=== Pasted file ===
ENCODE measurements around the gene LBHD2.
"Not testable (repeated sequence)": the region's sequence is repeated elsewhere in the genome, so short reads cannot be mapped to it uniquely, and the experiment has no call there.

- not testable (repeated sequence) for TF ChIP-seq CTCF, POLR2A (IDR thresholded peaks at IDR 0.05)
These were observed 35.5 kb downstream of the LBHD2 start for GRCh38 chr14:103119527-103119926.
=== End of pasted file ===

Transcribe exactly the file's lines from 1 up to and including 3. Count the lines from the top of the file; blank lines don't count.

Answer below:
ENCODE measurements around the gene LBHD2.
"Not testable (repeated sequence)": the region's sequence is repeated elsewhere in the genome, so short reads cannot be mapped to it uniquely, and the experiment has no call there.

- not testable (repeated sequence) for TF ChIP-seq CTCF, POLR2A (IDR thresholded peaks at IDR 0.05)